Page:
My immediate reply was accurate but shallow. I said that I no longer find individual images adequate to fully express what I want to communicate about what I'm seeing and feeling. My mom - who is not used to shallow answers about art, having lived with a rather deep artist (namely, my dad) for as long as I can remember - called me on my flippant reply, and probed for something deeper. I tried again: "I don't think in terms of individual images anymore; and when I see a subject that interests me, I want to explore it more, with multiple exposures and viewpoints." In some ways, of course, that was worse than my first mom countered with: "Andy, you've restated my question quite nicely. Now, how about explaining why you don't think in terms of individual images anymore?"What follows is a summary of the deeper answer I gave my mom after I took a few hours to ponder her probing question. I concluded that my mom very perceptively discerned a genuine meta-pattern shift in the gestalt of my photography; and that the essence of that meta-pattern shift provides an important clue as to what stage I'm in, in my natural (and still very much ongoing) evolution as an artist. I also thought that it might be a worthwhile exercise to think through, and describe, the various stages that I suspect most (if not all) photographers gradually move through as they mature as artists. While my notes contain the germs of ideas for "stages of artistic evolution" whose numbers range from a only a few to more than a dozen, I eventually settled on eight stages (perhaps an unconscious homage to Buddha's Eightfold Path).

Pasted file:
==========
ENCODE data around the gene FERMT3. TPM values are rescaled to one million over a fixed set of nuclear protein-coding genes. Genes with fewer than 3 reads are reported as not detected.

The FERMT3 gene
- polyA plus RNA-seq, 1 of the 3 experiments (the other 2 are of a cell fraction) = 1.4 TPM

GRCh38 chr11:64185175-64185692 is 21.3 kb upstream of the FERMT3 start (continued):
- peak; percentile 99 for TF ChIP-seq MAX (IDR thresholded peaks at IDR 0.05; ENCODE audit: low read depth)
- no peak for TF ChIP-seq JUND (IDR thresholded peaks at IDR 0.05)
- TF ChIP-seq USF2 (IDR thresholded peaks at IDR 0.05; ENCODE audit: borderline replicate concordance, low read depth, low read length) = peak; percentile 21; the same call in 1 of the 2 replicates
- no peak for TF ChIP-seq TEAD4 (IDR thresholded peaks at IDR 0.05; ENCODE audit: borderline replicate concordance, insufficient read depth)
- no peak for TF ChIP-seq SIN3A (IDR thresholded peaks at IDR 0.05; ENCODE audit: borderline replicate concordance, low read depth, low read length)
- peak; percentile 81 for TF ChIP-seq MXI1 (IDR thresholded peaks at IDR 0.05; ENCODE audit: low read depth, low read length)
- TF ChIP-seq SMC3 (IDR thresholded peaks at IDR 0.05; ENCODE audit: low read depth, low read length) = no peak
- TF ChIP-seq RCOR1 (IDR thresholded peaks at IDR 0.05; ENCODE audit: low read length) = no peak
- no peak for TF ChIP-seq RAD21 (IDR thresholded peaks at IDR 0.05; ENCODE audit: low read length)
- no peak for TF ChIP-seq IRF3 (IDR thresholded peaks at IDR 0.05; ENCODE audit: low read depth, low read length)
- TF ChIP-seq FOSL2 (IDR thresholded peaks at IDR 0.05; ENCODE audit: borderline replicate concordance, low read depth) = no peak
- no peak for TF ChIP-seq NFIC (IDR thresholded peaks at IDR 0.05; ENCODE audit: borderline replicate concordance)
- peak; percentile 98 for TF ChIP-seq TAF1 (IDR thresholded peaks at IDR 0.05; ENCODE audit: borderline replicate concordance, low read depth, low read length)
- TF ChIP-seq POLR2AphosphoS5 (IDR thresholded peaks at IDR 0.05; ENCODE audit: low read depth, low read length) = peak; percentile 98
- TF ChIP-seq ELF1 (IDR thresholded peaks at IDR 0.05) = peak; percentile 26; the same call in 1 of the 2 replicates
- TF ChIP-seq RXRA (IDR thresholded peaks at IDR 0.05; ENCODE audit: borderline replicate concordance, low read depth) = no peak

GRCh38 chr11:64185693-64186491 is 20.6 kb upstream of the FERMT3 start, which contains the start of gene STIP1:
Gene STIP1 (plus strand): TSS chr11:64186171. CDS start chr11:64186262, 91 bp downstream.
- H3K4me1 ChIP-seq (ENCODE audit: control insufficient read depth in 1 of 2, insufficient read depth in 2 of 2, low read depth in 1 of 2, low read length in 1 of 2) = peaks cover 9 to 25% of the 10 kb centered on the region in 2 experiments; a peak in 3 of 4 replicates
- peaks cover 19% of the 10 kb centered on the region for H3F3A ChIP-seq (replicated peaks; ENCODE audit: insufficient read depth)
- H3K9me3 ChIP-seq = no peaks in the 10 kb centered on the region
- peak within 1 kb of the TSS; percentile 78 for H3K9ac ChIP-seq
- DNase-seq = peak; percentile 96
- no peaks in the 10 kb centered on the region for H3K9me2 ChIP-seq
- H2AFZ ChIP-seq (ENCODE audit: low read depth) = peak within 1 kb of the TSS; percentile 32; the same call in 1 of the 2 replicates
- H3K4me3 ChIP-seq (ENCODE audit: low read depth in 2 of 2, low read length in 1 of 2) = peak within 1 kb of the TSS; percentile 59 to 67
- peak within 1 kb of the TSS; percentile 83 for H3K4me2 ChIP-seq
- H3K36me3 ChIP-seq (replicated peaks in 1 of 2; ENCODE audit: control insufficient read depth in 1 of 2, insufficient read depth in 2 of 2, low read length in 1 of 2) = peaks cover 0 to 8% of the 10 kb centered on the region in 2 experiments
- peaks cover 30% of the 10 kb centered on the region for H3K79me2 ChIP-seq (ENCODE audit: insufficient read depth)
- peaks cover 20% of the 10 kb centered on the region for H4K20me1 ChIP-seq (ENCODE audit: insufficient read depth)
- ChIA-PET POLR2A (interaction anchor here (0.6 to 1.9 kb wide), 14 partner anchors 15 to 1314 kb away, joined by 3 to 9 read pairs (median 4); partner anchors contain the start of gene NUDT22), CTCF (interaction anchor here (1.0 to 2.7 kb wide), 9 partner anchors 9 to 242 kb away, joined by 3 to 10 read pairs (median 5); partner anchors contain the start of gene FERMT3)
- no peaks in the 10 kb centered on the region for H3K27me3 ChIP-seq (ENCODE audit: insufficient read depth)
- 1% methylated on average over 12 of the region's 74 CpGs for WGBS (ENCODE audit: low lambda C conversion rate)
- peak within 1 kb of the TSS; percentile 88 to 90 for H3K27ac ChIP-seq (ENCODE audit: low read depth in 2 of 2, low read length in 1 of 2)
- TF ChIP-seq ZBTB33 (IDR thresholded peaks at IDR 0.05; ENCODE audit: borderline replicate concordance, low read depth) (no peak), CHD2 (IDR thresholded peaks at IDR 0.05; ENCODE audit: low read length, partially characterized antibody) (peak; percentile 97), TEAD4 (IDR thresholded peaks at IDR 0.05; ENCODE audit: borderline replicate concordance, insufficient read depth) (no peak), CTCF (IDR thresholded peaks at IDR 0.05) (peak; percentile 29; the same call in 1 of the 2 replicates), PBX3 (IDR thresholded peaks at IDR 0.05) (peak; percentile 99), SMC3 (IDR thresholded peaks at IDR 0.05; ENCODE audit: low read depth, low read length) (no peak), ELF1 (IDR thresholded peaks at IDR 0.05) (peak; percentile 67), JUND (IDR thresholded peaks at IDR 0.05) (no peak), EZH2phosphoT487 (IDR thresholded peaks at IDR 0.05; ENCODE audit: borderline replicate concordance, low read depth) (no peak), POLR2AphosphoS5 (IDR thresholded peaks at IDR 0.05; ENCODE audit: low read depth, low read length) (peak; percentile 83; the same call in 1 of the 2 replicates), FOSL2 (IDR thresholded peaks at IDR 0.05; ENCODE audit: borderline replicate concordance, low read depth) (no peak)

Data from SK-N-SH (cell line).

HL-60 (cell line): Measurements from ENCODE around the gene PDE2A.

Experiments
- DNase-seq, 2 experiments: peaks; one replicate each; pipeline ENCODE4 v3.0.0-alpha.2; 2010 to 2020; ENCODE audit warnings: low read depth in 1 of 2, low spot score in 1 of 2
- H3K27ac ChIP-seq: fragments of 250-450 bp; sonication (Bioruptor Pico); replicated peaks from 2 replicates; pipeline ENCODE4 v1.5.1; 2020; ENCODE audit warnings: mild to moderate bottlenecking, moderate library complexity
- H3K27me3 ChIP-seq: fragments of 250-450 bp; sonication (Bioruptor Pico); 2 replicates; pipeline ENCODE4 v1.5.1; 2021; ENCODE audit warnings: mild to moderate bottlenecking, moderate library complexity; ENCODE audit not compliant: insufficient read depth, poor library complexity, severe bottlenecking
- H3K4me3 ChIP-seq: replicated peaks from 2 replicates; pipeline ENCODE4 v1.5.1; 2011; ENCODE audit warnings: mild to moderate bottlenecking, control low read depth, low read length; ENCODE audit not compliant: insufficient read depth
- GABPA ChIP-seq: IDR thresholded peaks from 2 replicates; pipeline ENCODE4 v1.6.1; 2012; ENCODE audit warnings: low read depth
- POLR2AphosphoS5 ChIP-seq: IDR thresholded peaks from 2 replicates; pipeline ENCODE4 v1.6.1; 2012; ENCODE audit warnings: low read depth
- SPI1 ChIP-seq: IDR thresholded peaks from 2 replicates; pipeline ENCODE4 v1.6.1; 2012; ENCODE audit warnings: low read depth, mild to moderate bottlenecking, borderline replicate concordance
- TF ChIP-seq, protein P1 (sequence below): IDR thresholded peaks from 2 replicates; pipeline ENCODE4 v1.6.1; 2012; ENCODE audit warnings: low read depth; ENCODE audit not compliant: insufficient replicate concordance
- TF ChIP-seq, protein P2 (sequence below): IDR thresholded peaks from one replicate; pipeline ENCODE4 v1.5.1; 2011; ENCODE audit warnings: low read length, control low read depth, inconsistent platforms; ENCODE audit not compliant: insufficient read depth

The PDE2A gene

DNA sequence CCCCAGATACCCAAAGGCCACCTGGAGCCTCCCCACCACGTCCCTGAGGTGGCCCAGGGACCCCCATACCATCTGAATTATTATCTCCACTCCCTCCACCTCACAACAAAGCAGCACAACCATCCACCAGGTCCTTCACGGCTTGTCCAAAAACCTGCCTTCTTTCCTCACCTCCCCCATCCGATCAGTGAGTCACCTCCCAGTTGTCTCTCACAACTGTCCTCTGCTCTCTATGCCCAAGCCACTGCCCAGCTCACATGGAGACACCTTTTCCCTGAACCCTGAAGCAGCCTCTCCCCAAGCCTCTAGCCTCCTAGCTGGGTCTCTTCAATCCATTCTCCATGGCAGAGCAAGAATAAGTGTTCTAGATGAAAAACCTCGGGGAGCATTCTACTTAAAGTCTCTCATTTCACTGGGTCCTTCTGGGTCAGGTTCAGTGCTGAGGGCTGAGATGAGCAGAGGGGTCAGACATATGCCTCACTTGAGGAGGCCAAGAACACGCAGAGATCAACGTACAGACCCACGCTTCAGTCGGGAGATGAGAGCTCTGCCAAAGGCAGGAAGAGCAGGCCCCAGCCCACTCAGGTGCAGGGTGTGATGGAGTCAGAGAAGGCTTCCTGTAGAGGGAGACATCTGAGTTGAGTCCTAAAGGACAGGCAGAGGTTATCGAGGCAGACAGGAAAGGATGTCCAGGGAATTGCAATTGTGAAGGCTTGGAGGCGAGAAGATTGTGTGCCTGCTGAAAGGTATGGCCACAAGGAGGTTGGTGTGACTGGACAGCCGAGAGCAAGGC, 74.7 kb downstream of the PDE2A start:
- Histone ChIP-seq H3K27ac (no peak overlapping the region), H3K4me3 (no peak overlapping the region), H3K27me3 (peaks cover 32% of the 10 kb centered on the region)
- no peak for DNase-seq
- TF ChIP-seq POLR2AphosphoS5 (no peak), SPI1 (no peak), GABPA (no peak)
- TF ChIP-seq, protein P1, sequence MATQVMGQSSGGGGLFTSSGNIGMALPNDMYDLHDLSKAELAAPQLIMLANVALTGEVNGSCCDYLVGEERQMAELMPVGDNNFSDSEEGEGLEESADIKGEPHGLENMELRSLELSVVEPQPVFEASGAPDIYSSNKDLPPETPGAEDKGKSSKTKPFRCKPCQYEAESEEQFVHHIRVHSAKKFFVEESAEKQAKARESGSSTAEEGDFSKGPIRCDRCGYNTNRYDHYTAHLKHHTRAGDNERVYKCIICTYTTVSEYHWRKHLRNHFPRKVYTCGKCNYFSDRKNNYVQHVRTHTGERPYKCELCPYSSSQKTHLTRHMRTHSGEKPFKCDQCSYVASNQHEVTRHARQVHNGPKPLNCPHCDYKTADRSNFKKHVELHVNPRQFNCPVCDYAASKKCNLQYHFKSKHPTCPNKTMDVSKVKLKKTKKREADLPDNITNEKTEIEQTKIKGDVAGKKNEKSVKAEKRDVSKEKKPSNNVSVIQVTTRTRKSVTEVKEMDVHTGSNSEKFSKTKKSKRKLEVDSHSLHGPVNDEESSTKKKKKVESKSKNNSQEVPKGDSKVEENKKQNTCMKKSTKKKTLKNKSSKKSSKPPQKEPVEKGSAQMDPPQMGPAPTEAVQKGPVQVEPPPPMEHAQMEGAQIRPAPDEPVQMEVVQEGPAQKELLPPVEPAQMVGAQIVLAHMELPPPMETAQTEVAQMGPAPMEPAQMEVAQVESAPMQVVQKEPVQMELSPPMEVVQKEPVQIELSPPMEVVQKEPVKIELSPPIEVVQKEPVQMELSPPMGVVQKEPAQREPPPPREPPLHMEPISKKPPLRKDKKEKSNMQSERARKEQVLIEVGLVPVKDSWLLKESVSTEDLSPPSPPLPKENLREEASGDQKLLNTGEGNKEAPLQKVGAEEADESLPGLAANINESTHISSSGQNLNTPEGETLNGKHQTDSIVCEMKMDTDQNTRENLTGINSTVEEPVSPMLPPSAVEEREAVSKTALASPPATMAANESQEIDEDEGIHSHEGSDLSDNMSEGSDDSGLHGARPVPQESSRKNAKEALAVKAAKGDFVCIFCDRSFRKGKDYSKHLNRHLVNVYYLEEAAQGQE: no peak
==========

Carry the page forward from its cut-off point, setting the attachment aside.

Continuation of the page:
Let me begin by stating up front that my description of the "8-fold path toward self-discovery" in no way implies that I have any special insight into the deepest strata of art or photography; it is offered simply, and humbly, "as is" and is to be read - and understood - purely as an expression of but one point of view (which the reader is entirely free to disagree with; indeed, I hope does disagree, with at least parts of it, so as to foster a dialectic by which we can all collectively probe the meaning of art and photographer even deeper).